Owner-vacated Properties Represent 20 Percent of all Foreclosures

RealtyTrac today released a report showing that as of June owners had vacated 167,680 foreclosure properties nationwide, representing 20 percent of all U.S. properties in the foreclosure process. These owner-vacated foreclosures are in addition to 544,274 bank-owned homes nationwide that have been foreclosed on but not sold to a third party.

High-level findings from the report

  • Of the total 167,680 vacant foreclosure properties nationwide, Florida documented the most by far of any state, with 55,503, accounting for 33 percent of the national total. Illinois posted the second highest total (17,672), followed by California (9,802), Ohio (9,723) and New York (9,173).
  • States where the percentage of owner-vacated foreclosures was above the national average of 20 percent included Indiana (32 percent), Oregon (28 percent), Nevada (28 percent), Washington (27 percent) and Georgia (27 percent).
  • Chicago documented the most owner-vacated foreclosures of any metro area nationwide, with 14,717, representing 17 percent of all properties in foreclosure, followed by Miami (13,901), New York (10,074), Tampa-St. Petersburg-Clearwater (9,998) and Orlando (5,569).
  • Florida accounted for 85 of the top 100 ZIP codes in terms of total owner-vacated foreclosures, led by zip code 34668 in the Tampa-St. Petersburg-Clearwater metropolitan statistical area.
  • Vacancy rates were higher on lower-end foreclosures: 29 percent on homes valued below $50,000 and 25 percent on homes valued between $50,000 and $100,000. Meanwhile 12 percent of homes valued $1 million or more were vacant.
  • Among the five servicers involved in the national mortgage settlement, Bank of America and GMAC (Ally) had the highest percentage of owner-vacated foreclosures, with 23 percent, followed by Chase with 21 percent and Wells Fargo and Citi tied with 20 percent.

“Somewhat ironically, efforts to slow the slide of the housing market in previous years are now hampering a smooth recovery by holding back inventory of homes that almost certainly must sell in the future but are not yet listed for sale,” said Daren Blomquist, vice president at RealtyTrac. “This includes homes in foreclosure that have been vacated by the homeowner, which account for one in every five U.S. properties actively in the foreclosure process, as well as more than half a million bank-owned homes.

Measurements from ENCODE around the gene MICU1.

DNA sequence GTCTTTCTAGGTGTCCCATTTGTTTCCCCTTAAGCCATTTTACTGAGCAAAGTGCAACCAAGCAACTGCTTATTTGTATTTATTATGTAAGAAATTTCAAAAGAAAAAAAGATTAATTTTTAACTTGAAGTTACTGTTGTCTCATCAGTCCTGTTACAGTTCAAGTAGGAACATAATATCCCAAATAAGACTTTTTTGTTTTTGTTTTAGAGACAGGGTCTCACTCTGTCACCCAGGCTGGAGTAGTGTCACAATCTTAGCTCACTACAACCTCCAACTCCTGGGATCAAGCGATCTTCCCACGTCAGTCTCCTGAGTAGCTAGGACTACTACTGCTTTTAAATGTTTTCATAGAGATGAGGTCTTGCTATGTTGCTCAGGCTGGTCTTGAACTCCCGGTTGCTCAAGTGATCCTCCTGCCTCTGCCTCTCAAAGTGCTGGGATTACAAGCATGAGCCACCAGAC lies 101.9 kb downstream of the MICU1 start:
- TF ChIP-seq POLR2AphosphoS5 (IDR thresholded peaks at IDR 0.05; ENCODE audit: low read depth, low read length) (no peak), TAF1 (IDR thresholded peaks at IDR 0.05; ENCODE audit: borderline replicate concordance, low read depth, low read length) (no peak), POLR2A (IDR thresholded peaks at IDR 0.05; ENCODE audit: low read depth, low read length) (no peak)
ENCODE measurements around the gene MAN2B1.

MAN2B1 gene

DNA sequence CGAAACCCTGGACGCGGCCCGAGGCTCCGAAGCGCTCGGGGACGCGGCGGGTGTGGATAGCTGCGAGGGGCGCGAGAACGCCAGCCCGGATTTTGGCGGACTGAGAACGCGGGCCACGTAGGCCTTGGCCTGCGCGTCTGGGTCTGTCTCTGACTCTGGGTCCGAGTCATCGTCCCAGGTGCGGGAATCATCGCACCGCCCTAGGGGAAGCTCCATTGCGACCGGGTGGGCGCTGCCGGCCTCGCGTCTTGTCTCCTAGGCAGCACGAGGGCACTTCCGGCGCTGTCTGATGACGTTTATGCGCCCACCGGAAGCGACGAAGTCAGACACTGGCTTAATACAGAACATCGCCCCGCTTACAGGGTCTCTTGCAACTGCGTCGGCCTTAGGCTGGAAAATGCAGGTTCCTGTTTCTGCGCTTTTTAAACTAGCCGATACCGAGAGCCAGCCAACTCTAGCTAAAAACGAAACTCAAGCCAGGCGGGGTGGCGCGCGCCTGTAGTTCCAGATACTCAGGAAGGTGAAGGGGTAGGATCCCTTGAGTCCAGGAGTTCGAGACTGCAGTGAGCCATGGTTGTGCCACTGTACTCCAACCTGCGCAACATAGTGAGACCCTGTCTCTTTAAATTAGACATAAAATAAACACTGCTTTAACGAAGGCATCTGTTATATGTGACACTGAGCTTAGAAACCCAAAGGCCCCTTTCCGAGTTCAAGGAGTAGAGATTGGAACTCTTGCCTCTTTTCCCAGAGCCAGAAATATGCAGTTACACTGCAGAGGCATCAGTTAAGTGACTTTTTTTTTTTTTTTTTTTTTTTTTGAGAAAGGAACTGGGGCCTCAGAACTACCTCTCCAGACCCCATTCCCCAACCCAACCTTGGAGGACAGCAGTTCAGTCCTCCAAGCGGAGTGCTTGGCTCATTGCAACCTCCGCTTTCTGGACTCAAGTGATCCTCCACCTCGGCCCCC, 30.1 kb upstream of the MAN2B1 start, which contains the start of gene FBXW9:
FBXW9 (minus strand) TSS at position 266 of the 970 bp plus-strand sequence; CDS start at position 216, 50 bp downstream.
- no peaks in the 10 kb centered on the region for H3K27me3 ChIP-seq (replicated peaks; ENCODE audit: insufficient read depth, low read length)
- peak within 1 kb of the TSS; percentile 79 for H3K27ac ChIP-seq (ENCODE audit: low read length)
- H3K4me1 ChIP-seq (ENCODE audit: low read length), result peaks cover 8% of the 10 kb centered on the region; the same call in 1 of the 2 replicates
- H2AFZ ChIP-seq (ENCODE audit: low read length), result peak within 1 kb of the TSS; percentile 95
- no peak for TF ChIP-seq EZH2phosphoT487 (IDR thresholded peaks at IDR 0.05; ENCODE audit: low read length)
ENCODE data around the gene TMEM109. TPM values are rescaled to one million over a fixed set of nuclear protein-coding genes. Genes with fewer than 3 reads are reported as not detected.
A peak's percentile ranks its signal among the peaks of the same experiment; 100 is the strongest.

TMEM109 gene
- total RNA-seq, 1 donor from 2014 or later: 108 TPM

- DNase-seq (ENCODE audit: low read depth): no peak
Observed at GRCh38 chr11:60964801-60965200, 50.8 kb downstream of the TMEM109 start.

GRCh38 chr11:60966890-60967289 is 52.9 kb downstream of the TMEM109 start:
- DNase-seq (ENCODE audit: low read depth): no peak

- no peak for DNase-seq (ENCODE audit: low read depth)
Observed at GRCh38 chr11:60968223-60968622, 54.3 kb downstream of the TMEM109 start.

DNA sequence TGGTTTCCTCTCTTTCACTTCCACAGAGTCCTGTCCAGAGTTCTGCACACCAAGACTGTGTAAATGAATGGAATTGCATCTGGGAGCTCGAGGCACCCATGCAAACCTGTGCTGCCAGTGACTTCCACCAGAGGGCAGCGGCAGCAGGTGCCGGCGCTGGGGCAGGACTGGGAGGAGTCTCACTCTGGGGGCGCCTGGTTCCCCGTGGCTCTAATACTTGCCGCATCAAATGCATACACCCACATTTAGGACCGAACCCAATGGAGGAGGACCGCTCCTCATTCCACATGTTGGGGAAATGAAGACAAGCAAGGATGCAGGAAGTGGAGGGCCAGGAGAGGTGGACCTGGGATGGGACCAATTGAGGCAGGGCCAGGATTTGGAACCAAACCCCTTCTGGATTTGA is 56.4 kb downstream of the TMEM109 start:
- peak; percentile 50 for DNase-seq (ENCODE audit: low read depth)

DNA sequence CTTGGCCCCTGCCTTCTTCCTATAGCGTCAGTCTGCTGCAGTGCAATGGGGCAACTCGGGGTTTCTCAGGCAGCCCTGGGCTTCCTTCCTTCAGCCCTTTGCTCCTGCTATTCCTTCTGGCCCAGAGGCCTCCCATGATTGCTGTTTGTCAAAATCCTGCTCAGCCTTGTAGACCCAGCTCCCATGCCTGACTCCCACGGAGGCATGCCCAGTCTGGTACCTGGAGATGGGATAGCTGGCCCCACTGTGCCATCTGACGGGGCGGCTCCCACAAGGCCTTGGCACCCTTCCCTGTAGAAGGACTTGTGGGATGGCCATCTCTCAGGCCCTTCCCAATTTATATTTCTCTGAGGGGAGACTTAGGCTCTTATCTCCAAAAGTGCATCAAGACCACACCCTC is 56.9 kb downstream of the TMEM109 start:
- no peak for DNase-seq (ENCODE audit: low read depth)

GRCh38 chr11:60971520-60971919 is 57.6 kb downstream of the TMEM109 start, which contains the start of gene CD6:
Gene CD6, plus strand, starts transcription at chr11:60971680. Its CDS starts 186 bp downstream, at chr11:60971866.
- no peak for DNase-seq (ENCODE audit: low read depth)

“Efforts to prevent unnecessary foreclosures and mitigate their impact on home values have resulted in a foreclosure process that takes an average of 477 days nationwide, and more than two years in some states, which is holding many of these must-sell properties off the market,” Blomquist continued. “Even if all these homes flooded the market simultaneously they would likely not cause the once-feared double dip in prices given supply constraints from non-distressed sellers and stronger demand. Given these market dynamics, it’s not surprising to see that Florida, Illinois and New Jersey — states with three of the four longest foreclosure timelines — have all had laws take effect in the last six months that speed up the foreclosure process on vacant properties. These laws should help provide some extra supply and possibly help reduce the threat of another housing price bubble forming in these markets.”

“The eventual release of these properties will be welcome in the market,” said Emmett Laffey, CEO of Laffey Fine Homes, covering Long Island and the five boroughs in New York City. “Buyer appetite for foreclosed properties is at an all-time high. Investors will continue to swarm at below-market deals.”

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